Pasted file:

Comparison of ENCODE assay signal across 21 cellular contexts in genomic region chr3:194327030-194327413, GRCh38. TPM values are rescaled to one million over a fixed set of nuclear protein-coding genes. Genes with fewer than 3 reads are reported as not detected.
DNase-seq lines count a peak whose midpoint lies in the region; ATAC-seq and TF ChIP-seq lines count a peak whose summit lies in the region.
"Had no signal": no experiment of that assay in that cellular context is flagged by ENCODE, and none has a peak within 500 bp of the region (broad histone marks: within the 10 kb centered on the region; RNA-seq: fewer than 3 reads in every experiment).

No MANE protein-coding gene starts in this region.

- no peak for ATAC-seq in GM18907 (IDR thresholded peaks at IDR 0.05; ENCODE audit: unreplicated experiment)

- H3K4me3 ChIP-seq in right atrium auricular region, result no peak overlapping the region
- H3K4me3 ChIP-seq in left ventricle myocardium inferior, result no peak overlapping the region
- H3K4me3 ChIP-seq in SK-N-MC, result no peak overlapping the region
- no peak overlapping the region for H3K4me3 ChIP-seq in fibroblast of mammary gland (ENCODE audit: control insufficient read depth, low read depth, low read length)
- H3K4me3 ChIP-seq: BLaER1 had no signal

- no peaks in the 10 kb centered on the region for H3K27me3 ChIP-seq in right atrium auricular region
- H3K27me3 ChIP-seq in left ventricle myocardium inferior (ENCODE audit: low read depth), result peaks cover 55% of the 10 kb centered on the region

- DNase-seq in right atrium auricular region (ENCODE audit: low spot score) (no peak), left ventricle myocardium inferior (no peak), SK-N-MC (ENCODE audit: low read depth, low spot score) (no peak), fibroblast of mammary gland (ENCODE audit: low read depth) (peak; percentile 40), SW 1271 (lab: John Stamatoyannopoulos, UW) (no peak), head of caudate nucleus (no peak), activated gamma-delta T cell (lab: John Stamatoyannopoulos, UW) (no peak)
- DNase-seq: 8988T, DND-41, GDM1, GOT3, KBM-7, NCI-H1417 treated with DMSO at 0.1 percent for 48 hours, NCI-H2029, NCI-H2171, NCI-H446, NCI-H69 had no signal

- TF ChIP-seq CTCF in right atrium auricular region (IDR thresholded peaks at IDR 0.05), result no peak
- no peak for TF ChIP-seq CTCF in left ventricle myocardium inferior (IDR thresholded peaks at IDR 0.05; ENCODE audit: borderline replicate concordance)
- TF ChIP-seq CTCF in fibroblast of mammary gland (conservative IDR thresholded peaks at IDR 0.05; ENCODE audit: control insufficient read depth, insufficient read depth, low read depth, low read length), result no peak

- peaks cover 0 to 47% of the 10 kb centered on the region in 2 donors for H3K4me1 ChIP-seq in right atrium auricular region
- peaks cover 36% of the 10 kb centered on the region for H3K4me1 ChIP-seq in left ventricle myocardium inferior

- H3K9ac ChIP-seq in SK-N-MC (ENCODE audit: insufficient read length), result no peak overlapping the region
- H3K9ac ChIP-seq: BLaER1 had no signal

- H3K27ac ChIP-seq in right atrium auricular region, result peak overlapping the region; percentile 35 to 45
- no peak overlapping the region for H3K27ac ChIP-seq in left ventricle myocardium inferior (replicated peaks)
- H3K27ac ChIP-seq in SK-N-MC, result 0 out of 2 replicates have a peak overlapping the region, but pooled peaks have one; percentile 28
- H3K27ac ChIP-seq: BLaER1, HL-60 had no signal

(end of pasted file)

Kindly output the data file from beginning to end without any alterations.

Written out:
Comparison of ENCODE assay signal across 21 cellular contexts in genomic region chr3:194327030-194327413, GRCh38. TPM values are rescaled to one million over a fixed set of nuclear protein-coding genes. Genes with fewer than 3 reads are reported as not detected.
DNase-seq lines count a peak whose midpoint lies in the region; ATAC-seq and TF ChIP-seq lines count a peak whose summit lies in the region.
"Had no signal": no experiment of that assay in that cellular context is flagged by ENCODE, and none has a peak within 500 bp of the region (broad histone marks: within the 10 kb centered on the region; RNA-seq: fewer than 3 reads in every experiment).

No MANE protein-coding gene starts in this region.

- no peak for ATAC-seq in GM18907 (IDR thresholded peaks at IDR 0.05; ENCODE audit: unreplicated experiment)

- H3K4me3 ChIP-seq in right atrium auricular region, result no peak overlapping the region
- H3K4me3 ChIP-seq in left ventricle myocardium inferior, result no peak overlapping the region
- H3K4me3 ChIP-seq in SK-N-MC, result no peak overlapping the region
- no peak overlapping the region for H3K4me3 ChIP-seq in fibroblast of mammary gland (ENCODE audit: control insufficient read depth, low read depth, low read length)
- H3K4me3 ChIP-seq: BLaER1 had no signal

- no peaks in the 10 kb centered on the region for H3K27me3 ChIP-seq in right atrium auricular region
- H3K27me3 ChIP-seq in left ventricle myocardium inferior (ENCODE audit: low read depth), result peaks cover 55% of the 10 kb centered on the region

- DNase-seq in right atrium auricular region (ENCODE audit: low spot score) (no peak), left ventricle myocardium inferior (no peak), SK-N-MC (ENCODE audit: low read depth, low spot score) (no peak), fibroblast of mammary gland (ENCODE audit: low read depth) (peak; percentile 40), SW 1271 (lab: John Stamatoyannopoulos, UW) (no peak), head of caudate nucleus (no peak), activated gamma-delta T cell (lab: John Stamatoyannopoulos, UW) (no peak)
- DNase-seq: 8988T, DND-41, GDM1, GOT3, KBM-7, NCI-H1417 treated with DMSO at 0.1 percent for 48 hours, NCI-H2029, NCI-H2171, NCI-H446, NCI-H69 had no signal

- TF ChIP-seq CTCF in right atrium auricular region (IDR thresholded peaks at IDR 0.05), result no peak
- no peak for TF ChIP-seq CTCF in left ventricle myocardium inferior (IDR thresholded peaks at IDR 0.05; ENCODE audit: borderline replicate concordance)
- TF ChIP-seq CTCF in fibroblast of mammary gland (conservative IDR thresholded peaks at IDR 0.05; ENCODE audit: control insufficient read depth, insufficient read depth, low read depth, low read length), result no peak

- peaks cover 0 to 47% of the 10 kb centered on the region in 2 donors for H3K4me1 ChIP-seq in right atrium auricular region
- peaks cover 36% of the 10 kb centered on the region for H3K4me1 ChIP-seq in left ventricle myocardium inferior

- H3K9ac ChIP-seq in SK-N-MC (ENCODE audit: insufficient read length), result no peak overlapping the region
- H3K9ac ChIP-seq: BLaER1 had no signal

- H3K27ac ChIP-seq in right atrium auricular region, result peak overlapping the region; percentile 35 to 45
- no peak overlapping the region for H3K27ac ChIP-seq in left ventricle myocardium inferior (replicated peaks)
- H3K27ac ChIP-seq in SK-N-MC, result 0 out of 2 replicates have a peak overlapping the region, but pooled peaks have one; percentile 28
- H3K27ac ChIP-seq: BLaER1, HL-60 had no signal